Novak Djokovic sends emphatic message to rivals ahead of last shot at ultimate goal


“He’s the best player in the world, no doubt,” Novak Djokovic reflected after his defeat to Carlos Alcaraz in the Wimbledon final four months ago. If the 36-year-old was setting himself a challenge, the past four months have shown how Djokovic responded: faced with a new rival at this stage of his career, Djokovic has risen again. He finishes the year as the undisputed world No 1, the best player in the world, and still the one to beat ahead of 2024.

On Sunday in Turin, Djokovic capped another dominant season by writing another record into the history books. His straight-sets victory over Jannik Sinner secured a seventh ATP Finals crown and added to victories at three of the four grand slams this year. It was only that five-set defeat to Alcaraz in the Wimbledon final, the one that got away, that denied him a grand slam.

The ATP Finals ensured he finished with a flourish, and a symbolic one at that. After securing the year-end No 1 ranking at the start of the week, Djokovic admitted that he allowed his level to dip and the Serbian was left requiring some good fortune to even progress from the round-robin stage.

But the semi-finals and final presented Djokovic with an opportunity to deliver an emphatic message. He first crushed Alcaraz in two sublime sets, producing the most one-sided scoreline yet in what was the fifth match of their rivalry. Then faced with Sinner, the home favourite in Turin who defeated Djokovic in the group stages, the 36-year-old raised his level again. Watching on for Amazon Video, Tim Henman said Djokovic played “some of the best tennis I have ever seen” in the 6-3 6-3 win.

Djokovic defeated Italian Jannik Sinner in straight sets in the ATP Finals title match (Reuters)

Djokovic defeated Italian Jannik Sinner in straight sets in the ATP Finals title match (Reuters)

It is not a coincidence that Djokovic saved his peak for the 20-year-old Alcaraz, a player Djokovic has praised as the most complete opponent he has faced, and the 22-year-old Sinner, who the Serbian sees as a future No 1. Sinner underlined his standing as the year’s most improved player with his first-ever victory over the 24-time grand slam champion earlier in the week, roared on by his home fans in northern Italy, but was tamed by Djokovic’s ruthlessness and unerring accuracy in Sunday’s final.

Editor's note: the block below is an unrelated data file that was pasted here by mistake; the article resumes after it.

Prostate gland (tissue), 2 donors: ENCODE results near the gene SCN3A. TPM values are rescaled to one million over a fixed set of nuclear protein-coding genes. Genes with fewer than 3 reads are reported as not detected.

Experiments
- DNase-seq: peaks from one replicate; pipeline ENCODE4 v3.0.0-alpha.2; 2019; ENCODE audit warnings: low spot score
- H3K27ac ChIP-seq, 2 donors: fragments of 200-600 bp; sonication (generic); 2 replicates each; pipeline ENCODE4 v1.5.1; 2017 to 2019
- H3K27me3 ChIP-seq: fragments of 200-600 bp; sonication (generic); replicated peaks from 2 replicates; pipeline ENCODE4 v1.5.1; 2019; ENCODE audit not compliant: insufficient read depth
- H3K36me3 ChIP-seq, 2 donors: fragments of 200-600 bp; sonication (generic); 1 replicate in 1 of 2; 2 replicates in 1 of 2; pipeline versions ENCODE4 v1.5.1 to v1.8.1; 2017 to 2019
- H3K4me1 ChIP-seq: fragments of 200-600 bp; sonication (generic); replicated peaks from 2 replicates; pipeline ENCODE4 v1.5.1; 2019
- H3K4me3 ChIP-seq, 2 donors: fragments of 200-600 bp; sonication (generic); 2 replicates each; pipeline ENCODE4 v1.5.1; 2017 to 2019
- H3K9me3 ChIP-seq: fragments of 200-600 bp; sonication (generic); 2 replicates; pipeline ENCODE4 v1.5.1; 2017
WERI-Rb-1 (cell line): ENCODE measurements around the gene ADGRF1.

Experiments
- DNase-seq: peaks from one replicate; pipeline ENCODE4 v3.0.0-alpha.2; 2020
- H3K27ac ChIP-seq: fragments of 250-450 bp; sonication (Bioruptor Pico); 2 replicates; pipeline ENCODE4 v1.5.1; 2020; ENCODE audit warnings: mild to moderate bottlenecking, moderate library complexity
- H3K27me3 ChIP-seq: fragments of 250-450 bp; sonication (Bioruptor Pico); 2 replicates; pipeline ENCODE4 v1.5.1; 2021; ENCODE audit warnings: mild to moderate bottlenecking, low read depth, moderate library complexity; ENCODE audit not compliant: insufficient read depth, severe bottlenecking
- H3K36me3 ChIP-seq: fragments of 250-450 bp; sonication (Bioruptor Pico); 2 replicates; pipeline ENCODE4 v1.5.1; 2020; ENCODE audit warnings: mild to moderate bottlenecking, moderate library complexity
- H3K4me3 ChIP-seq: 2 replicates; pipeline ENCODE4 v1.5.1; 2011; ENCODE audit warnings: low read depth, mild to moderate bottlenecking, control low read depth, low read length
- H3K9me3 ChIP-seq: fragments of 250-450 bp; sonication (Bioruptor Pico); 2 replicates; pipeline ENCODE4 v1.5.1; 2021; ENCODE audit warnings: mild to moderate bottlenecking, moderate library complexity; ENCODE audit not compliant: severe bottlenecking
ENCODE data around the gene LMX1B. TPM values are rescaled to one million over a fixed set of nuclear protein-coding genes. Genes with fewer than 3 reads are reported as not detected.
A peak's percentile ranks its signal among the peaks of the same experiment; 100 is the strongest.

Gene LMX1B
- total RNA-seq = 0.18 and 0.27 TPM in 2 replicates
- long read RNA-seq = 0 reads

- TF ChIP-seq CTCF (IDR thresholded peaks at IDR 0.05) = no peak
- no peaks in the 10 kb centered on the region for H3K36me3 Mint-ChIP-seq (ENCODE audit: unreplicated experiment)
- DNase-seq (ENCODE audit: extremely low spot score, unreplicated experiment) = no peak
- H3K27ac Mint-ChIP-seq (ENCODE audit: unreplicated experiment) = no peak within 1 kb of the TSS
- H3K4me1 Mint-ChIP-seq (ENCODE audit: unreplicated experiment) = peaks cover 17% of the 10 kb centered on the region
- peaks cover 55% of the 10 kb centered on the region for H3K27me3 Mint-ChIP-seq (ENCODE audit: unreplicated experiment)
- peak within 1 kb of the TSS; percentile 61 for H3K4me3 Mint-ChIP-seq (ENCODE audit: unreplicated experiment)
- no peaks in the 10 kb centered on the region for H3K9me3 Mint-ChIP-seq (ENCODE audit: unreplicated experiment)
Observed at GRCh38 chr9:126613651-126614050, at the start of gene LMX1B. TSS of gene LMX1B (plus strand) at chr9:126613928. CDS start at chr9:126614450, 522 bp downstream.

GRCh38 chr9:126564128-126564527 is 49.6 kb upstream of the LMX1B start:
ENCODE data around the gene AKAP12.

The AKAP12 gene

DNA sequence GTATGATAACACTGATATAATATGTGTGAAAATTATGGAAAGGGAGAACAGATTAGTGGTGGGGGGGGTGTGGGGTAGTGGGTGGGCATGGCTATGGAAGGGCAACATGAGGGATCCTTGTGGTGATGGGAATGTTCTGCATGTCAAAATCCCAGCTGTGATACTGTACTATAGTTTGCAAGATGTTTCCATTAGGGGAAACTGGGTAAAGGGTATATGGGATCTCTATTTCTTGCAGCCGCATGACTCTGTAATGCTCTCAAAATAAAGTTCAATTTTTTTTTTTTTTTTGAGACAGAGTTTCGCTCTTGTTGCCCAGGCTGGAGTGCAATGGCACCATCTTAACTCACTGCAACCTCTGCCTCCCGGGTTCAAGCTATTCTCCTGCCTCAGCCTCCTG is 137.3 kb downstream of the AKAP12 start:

“I’ve been very proud of the past two performances, against Alcaraz and Sinner, the best two players in the world – next to me and [Daniil] Medvedev at the moment,” Djokovic said after his record-breaking ATP Finals victory. It is clear ahead of 2024 that Djokovic expects to face not only Alcaraz, but Sinner as well in grand slam finals next season – and his performance in Turin showed just how motivated Djokovic remains to continue to deny the hopes and dreams of the younger generation while he still can.

And in 2024, Djokovic will be driven by the ultimate goal and the chance to claim a record that only comes around every four years – given he will be 41 in 2028, perhaps this will be the last time as well.

But the Paris Olympics looms at the end of July. The Olympic gold medal is the only major title Djokovic has not won in his career and it would form the cornerstone of his ‘golden slam’ attempt of winning all four grand slams and the Olympics in a single year – a feat achieved only by Steffi Graff in 1988, never before by a male player.

With his win on Sunday, Djokovic surpassed Roger Federer’s ATP Finals record (Reuters)

With his win on Sunday, Djokovic surpassed Roger Federer’s ATP Finals record (Reuters)

Djokovic was matter of fact. In 2021, he arrived in Tokyo having won the Australian Open, the French Open and Wimbledon, only for his dream to crumble in the semi-finals after a defeat to Alexander Zverev. By the US Open, Djokovic was exhausted and the grand slam evaporated too, with defeat to Medvedev in New York.

But Djokovic manages his schedule differently now. His plan for 2024 will focus exclusively on the five gems in the golden slam crown.

“Well, you can win four slams and an Olympic gold,” he said. “I have always the highest ambitions and goals. That’s not going to be different for the next year. The drive that I have is still there. My body has been serving me well, listening to me well. I have a great team of people around me. Motivation, especially for the biggest tournaments in sport, is still present. It still inspires me to keep going.”

The competition is inspiring, too. But, as Alcaraz achieved the impossible at Wimbledon, and then as Sinner threatened to do the same in Turin, Djokovic raised the standard again. No doubt, he’s the best player in the world.



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